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Didn't do US taxes for 2 years. What now?
March 23, 2014 7:41 PM   Subscribe

Every year, I've done my taxes myself, and on time. But, I didn't do my taxes last year. Or the previous year. The reasons are personal and ones that I would imagine the gov't may not care about - a breakup with my partner of 9 years one year + the crush of a big move and job transition the next. I knew there would be complicated tax things to sort through since I was living in corporate-funded temp housing (and also, each year I get $ back, but I think I would have actually owed this time around due to the temp housing deal). I let it build up into a huge scary tower of overwhelmingness. The months ticked by, and it was easier to push to the back of my mind. Essentially - I. just. didn't. do. them. I would imagine that I could be fucked. But I'd like to take a deep breath, take this one on the chin, pay whatever horrible fines I may owe, and get it sorted this year. Pre-April 15th. How fucked am I? Things I should know? Will I need to tell my job about this? I've never used an accountant before - tips for finding one? I'm in Portland, OR.
posted by red_rabbit to Work & Money (19 answers total) 15 users marked this as a favorite
 
This is more common than you might think. Gather your documents, do the taxes. You may have some penalty on any unpaid tax, but it will just be a bill, not a lecture, no handcuffs, no public shaming. You don't need to say anything at all to your employer.
posted by theora55 at 7:46 PM on March 23 [17 favorites]


This was me a year ago. I owe what is, for me, a big sum of money. I'm making monthly payments to the IRS. They've been very friendly and accommodating. If you owe money when you file and it's more than you can pay at once, file then give them a call to work out a payment plan.
posted by zug at 7:54 PM on March 23 [4 favorites]


Do you still have your W-2s? If not, you may need to contact your employer, but you can just tell them that you lost them and your accountant wants to have them on file or some other BS reason.
posted by lunasol at 7:55 PM on March 23 [1 favorite]


You'll be fine. The IRS is actually one of the more reasonable creditors to work with, as long as you communicate with them. As a tax scofflaw, I've found them to be courteous and solutions-oriented. Failure-to-file fees were about $135, as I recall; and the interest/penalties on the amounts I owed weren't overly hideous.

If you need to set up a payment plan with them, that is super easy to do, and the minimum monthly payment is pretty dang low.

So, no, you're not fucked; and lots of folks are in your position (or MUCH worse), so there's no need to feel bad or ashamed.
posted by nacho fries at 7:55 PM on March 23 [5 favorites]


Yes, you will be fine. Good advice above; you should file your taxes for each year you missed, then call their 800 number and explain the situation. The IRS's penalties and interest rates are not as scary as popular culture seems to have made them out to be.
posted by jeffamaphone at 8:13 PM on March 23


Former IRS Tax Examiner. This advice is my own, and not that of the Service.

The first thing you need to do is file returns for the tax years in question. Yours is not really that unusual of a situation. I saw many, many cases like it.

Once your return is processed, you're likely going to have to pay a Failure to File penalty, a Failure to Pay penalty, and interest on any tax due for the two tax years in question.

Any penalties and interest will be subtracted from any refund you are due. You may even still get a small refund. You might have a balance due that you will owe, I can't tell without your case in front of me.

Once your account is current, write a letter (I'm old) or call the IRS asking for abatement of the penalties associated with the 2011 tax year (or whatever the tax year of your first penalty is) on the grounds that it was the first time you were ever late in paying taxes. I'm 99% certain that interest can not be abated unless the interest was due to a ministerial act of the IRS, and there is none in this case.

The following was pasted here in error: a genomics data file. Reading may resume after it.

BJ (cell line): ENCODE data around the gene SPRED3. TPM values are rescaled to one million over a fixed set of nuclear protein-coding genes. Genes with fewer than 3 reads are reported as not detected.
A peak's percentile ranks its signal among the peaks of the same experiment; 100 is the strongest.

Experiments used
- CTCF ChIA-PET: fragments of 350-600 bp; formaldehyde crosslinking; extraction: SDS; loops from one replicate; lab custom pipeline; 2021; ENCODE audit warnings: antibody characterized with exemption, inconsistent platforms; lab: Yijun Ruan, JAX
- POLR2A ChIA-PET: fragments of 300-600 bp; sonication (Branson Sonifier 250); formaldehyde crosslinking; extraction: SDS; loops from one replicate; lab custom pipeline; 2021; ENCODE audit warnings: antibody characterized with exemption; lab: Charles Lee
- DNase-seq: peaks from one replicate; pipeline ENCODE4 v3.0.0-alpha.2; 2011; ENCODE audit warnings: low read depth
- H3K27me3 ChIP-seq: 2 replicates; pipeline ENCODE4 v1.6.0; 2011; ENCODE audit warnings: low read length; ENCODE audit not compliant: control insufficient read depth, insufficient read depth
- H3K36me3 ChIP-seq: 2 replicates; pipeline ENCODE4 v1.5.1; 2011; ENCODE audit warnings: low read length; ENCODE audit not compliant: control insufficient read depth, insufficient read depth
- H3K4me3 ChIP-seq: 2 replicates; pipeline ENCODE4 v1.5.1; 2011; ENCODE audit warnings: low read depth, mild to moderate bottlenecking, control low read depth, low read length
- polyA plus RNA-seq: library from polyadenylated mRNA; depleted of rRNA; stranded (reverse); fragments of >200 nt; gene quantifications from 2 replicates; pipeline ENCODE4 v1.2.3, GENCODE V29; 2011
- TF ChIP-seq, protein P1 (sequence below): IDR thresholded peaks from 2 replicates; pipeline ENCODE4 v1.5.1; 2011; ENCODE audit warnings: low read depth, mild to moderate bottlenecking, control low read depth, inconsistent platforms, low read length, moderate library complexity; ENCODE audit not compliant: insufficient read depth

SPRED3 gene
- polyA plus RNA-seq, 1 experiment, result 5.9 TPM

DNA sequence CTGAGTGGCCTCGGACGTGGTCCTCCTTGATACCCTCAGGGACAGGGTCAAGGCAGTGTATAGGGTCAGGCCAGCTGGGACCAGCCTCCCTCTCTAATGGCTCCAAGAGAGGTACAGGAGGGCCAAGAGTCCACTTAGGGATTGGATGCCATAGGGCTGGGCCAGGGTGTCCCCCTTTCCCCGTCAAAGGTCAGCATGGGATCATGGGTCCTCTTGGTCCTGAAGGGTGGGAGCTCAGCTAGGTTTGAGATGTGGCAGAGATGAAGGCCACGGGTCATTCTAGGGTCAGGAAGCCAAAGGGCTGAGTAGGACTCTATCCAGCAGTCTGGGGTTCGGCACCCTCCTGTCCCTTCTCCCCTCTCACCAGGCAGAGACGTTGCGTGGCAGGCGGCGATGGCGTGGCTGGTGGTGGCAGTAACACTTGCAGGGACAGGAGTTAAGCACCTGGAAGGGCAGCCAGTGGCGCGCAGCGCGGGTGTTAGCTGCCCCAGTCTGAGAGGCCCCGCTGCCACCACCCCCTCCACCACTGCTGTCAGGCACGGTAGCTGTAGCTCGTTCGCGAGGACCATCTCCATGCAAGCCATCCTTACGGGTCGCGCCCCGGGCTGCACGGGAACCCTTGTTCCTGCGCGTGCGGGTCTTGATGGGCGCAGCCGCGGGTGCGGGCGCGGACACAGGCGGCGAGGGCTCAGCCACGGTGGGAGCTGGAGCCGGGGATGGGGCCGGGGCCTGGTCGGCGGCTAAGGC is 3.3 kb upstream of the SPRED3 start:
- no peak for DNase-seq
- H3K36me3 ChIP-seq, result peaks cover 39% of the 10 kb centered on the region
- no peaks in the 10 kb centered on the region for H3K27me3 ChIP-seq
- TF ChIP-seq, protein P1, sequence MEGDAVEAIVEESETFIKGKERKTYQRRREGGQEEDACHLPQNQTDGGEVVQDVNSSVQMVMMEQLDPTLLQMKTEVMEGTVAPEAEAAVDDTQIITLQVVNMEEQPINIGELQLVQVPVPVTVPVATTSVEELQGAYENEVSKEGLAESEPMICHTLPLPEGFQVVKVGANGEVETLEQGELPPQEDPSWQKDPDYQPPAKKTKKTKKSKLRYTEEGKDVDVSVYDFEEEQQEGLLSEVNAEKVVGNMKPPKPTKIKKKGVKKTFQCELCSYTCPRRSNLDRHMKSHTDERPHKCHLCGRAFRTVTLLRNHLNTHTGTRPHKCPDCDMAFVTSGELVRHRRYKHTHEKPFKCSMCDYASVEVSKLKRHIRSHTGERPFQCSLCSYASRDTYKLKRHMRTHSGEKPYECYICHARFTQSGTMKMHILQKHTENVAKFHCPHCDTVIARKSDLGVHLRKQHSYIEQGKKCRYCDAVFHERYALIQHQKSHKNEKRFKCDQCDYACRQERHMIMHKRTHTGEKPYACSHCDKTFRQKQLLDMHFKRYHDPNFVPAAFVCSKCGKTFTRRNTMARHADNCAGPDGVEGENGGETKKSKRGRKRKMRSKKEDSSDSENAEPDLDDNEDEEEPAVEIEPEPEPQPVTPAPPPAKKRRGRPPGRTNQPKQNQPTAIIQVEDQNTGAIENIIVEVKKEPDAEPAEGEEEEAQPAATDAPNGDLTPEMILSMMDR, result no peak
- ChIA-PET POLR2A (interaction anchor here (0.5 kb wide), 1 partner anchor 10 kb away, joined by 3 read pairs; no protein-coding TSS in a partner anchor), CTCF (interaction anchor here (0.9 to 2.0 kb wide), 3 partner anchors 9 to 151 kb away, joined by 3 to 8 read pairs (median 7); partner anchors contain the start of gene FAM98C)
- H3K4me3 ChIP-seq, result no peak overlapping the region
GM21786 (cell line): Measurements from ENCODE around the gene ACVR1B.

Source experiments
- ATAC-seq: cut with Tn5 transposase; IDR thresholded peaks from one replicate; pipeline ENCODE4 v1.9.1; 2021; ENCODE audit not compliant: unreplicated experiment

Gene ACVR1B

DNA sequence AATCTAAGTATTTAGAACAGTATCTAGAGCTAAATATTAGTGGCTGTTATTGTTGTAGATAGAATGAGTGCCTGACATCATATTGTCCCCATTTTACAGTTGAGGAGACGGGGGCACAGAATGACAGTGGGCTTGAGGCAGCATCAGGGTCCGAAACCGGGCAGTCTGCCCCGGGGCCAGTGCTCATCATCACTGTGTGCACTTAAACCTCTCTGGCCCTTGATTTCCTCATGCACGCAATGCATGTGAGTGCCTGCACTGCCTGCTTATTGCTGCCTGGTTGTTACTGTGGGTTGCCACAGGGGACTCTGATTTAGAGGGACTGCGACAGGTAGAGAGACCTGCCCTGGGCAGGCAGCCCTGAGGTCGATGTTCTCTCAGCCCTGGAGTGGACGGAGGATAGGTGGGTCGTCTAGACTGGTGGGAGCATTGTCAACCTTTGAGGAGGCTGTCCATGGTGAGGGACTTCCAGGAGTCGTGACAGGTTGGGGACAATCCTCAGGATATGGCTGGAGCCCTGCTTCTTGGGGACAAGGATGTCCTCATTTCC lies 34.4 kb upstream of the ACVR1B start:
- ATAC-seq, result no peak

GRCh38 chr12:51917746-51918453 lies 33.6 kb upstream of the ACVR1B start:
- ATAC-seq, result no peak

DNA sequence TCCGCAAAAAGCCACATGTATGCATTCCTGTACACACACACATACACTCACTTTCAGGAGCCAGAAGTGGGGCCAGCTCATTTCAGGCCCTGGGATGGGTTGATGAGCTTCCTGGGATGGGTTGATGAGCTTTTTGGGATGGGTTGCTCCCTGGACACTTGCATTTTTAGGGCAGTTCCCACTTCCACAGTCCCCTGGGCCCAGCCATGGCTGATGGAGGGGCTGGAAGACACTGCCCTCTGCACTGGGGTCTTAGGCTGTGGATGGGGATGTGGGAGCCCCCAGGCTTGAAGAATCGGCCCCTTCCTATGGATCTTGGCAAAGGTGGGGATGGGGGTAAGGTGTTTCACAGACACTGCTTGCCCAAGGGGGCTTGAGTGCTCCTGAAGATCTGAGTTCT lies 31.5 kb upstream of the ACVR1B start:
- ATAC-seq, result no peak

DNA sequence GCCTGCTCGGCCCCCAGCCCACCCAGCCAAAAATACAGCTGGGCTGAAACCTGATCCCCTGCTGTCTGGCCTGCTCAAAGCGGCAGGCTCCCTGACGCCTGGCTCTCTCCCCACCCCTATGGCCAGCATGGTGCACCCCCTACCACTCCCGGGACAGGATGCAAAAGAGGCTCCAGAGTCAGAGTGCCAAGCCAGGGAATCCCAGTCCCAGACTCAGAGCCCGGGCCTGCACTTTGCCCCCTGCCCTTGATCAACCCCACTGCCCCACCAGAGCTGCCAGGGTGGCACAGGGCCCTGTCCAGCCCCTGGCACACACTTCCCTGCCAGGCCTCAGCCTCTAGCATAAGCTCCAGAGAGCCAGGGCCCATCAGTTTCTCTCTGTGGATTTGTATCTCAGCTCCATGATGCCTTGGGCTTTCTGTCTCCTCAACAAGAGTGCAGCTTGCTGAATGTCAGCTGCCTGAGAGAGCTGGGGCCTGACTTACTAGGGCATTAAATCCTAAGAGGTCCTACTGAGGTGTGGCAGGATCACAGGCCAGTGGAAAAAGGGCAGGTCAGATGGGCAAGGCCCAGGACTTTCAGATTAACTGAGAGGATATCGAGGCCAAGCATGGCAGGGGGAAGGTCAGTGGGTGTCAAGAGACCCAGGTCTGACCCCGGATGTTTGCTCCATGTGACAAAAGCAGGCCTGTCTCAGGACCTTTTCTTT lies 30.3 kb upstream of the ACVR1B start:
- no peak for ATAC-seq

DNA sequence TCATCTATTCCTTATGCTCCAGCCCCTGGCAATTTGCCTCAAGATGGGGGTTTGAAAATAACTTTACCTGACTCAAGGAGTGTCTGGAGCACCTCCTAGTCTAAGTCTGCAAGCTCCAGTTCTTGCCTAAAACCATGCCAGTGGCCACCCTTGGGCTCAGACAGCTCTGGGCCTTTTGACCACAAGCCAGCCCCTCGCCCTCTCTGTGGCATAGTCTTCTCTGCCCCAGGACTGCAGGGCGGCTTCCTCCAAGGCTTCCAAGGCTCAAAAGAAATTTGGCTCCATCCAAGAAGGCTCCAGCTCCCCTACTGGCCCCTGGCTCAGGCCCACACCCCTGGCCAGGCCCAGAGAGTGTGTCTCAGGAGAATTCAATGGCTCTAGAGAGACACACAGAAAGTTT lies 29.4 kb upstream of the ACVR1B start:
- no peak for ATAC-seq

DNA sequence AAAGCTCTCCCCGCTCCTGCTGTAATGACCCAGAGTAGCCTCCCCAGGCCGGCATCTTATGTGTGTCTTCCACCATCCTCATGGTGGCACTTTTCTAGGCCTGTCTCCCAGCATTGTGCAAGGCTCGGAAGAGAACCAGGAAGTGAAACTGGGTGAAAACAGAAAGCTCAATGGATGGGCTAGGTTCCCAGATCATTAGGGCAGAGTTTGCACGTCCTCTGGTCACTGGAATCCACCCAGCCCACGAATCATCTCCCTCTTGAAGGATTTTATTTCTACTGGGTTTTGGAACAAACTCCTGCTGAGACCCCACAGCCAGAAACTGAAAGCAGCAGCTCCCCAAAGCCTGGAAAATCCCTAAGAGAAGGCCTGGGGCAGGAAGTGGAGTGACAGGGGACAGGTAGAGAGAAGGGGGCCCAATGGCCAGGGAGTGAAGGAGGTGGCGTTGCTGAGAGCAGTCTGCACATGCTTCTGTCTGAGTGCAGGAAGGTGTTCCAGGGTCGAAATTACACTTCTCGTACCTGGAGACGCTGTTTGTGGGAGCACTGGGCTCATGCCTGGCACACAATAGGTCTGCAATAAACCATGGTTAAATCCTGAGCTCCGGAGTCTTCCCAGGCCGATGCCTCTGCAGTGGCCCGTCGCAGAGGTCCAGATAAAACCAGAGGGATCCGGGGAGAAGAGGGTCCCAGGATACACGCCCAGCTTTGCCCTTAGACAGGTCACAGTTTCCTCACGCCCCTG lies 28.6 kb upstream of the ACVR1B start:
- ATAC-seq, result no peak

If the penalties are abated, great! If not, IIRC you can appeal that decision, and you should do so. But I really think you could get at least the 2011 tax year's penalties abated. Something is better than nothing.

Me personally, I would abate the penalties in the first tax year, but I would not abate them in the subsequent tax year because you only get one bite of the apple.

You are not fucked, and you don't need to tell your job or anyone about this.
posted by Rob Rockets at 8:14 PM on March 23 [31 favorites]


I got right with them after a 12 year filing hiatus. Not the most fun, but it is doable. Rob Rockets has very good advice.
posted by scottymac at 8:37 PM on March 23 [1 favorite]


Back in the late 1990s, I went for two years without filing tax returns. I finally went to H&R Block, and they did the returns for me. I ended up getting substantial refunds for both federal and state (for both years), and I'm pretty sure I didn't even have to pay a penalty for filing late. Basically, nothing happened to me. And I never fell behind again after that.
posted by alex1965 at 8:58 PM on March 23 [1 favorite]


Just one more voice to encourage you to relax, take a breath, and just file your returns. Don't stress or lose any sleep over this. If you end up owing, you can make payment arrangements. No one is going to come knocking on your door or harass you. The most you will get is a letter. The fines will probably not even be in the "horrible" range, unless you have a very low threshold of horrible.

I didn't file my returns for 3 years (marriage trauma, divorce and related issues). I finally started getting letters from the IRS (and my state). So, after numerous letters, I acted like a grownup and filed my returns. I ended up owing several thousand dollars including penalties, but paid it off through automated payments over several years. I could have also mailed payments or taken them to my local office in person.

Online services (TurboTax, etc) let you file past year returns. So... just set aside time, don't get overwhelmed, take a breath, and get it done.
posted by The Deej at 9:01 PM on March 23 [1 favorite]


I was in a similar situation up until last weekend, which I spent filing my 2011, 2012, and 2013 taxes. I also owed money for the first time in 2011 and had a more complicated situation than usual. Like you, I was pretty sure I owed money and also just didn't want to deal with it. But when I finally did them, it wasn't bad at all, and as a bonus I didn't owe nearly as much money as I thought I would.